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Thousands of Maritimers lost power on Thursday as a slow-moving fall storm crawled through the region, bringing downpours, powerful gusts and downed trees.
Forecasters said sustained winds of about 60 kilometres per hour hit parts of Nova Scotia, Prince Edward Island and New Brunswick, with some coastal gusts expected to reach 90 kilometres per hour.
Nova Scotia Power was reporting more than 33,000 customers without power as of just after 2 p.m. local time.
NB Power was coping with more than 13,000 outages by 2 p.m., while P.E.I.'s Maritime Electric was listing just a few outages.
Environment Canada meteorologist Ian Hubbard said the system didn't pack the punch of post-tropical storm Dorian, but was more powerful than a "typical fall storm" in Atlantic Canada.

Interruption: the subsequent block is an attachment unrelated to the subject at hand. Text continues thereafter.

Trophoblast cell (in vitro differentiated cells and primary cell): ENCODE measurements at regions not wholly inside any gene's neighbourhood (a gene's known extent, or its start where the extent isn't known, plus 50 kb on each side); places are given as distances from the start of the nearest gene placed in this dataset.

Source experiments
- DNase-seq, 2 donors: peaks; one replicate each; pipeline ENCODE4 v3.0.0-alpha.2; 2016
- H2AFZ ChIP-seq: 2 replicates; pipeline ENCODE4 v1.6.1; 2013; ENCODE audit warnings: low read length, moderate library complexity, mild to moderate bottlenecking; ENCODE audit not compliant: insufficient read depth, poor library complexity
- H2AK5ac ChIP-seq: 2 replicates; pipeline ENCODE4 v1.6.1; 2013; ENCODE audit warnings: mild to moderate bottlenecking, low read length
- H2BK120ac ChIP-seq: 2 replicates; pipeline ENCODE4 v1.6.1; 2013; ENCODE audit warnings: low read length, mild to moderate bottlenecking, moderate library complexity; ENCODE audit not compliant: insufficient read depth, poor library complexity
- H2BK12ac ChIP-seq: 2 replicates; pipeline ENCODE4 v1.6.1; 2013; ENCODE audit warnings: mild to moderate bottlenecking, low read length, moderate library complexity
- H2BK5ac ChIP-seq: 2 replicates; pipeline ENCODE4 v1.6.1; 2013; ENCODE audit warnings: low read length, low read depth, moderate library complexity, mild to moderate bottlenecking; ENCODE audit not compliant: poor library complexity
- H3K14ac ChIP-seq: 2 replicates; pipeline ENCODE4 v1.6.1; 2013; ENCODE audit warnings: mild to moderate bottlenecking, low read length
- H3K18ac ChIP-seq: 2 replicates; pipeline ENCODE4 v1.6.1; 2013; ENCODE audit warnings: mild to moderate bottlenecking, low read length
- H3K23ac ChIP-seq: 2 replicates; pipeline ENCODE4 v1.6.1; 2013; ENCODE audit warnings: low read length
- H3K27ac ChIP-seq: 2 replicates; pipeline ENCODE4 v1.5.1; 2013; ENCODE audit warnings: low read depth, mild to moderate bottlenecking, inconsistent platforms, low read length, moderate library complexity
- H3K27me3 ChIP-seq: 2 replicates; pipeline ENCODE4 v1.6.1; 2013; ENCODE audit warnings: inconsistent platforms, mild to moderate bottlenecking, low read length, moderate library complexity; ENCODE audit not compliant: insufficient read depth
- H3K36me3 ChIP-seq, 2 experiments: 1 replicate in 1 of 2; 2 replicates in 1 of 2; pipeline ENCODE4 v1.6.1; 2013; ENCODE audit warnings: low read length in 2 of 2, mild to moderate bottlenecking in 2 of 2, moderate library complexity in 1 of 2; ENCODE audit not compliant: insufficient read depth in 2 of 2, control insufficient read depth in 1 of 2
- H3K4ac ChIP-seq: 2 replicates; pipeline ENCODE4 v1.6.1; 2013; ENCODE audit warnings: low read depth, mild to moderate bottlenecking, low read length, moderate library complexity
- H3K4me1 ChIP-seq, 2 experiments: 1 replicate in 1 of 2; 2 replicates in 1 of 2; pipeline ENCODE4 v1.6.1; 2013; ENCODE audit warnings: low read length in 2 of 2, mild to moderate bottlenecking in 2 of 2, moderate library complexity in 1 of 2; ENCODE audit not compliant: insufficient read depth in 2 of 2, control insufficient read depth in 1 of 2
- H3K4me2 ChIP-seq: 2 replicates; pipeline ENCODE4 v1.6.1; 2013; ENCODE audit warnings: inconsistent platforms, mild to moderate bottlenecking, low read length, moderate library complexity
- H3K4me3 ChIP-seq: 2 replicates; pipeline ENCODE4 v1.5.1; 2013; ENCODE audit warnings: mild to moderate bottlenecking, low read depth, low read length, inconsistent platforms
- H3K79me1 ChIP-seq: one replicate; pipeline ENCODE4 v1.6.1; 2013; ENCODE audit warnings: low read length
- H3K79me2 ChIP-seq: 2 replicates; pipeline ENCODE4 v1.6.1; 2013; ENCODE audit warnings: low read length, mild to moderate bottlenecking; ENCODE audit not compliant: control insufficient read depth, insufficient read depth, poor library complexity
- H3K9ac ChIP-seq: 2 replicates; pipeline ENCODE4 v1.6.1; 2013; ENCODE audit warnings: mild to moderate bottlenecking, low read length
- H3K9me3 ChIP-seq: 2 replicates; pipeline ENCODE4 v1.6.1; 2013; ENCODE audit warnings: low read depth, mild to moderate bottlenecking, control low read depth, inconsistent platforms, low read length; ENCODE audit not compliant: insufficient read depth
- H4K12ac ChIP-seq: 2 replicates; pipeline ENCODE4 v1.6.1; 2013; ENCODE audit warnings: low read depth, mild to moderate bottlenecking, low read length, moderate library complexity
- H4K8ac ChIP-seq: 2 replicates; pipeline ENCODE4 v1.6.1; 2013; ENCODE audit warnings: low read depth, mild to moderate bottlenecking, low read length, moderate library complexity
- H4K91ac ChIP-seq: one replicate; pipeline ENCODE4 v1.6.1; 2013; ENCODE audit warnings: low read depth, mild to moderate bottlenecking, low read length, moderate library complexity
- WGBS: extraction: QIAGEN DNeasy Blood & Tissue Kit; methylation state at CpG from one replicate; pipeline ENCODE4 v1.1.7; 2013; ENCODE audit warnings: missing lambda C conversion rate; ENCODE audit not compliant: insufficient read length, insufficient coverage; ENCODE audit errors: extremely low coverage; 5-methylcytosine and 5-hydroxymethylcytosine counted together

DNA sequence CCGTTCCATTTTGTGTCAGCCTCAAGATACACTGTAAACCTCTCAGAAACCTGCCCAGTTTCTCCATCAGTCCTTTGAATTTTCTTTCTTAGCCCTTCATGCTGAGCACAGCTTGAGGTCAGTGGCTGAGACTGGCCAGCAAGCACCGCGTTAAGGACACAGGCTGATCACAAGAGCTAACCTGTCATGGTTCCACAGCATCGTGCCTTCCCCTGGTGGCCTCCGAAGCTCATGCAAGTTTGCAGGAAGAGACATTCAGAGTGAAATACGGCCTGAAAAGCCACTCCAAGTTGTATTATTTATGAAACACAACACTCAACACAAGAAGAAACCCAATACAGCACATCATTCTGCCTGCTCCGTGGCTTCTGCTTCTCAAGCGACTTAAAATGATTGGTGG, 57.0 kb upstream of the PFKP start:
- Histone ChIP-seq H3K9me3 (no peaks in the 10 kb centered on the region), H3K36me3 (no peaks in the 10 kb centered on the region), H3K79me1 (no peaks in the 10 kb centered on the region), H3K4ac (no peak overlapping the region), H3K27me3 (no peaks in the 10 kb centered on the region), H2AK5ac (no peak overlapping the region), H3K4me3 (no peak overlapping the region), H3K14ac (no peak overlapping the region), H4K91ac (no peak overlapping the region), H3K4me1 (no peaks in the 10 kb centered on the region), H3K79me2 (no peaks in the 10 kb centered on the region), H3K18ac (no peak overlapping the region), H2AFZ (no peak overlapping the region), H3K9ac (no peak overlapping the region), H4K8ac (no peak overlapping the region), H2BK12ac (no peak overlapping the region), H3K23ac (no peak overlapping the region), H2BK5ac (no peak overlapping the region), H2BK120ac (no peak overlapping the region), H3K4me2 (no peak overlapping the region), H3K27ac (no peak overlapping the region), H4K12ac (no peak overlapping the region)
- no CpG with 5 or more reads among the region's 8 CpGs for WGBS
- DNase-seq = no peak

He said rain warnings were in effect for some parts of the region, with amounts expected to hit 50 to 70 millimetres.
Nova Scotia's Emergency Management Office said in a tweet that high water levels were expected during high tide, potentially causing floods and coastal erosion at beaches and damaging infrastructure.
Social media posts showed trees down around Halifax, and water streaming along streets in Saint John, N.B.
Before hitting the Atlantic provinces, the storm packed a powerful punch in New England.
Gusts in Cape Cod, Mass., where about 200,000 residents lost power, were reported to reach speeds of 140 kilometres per hour.
In Portland, Maine, the atmospheric pressure at sea level — an indicator of the strength of a storm — was the lowest ever recorded in October, said William Watson, a meteorologist with the U.S.National Weather Service.
The storm was expected to gradually shift east over Cape Breton in the late afternoon and evening, while Newfoundland's Avalon Peninsula can expect some strong evening winds as well.
Some flights were delayed or cancelled at the Halifax Stanfield International Airport.
— with files from The Associated Press
This report by The Canadian Press was first published Oct. 17, 2019.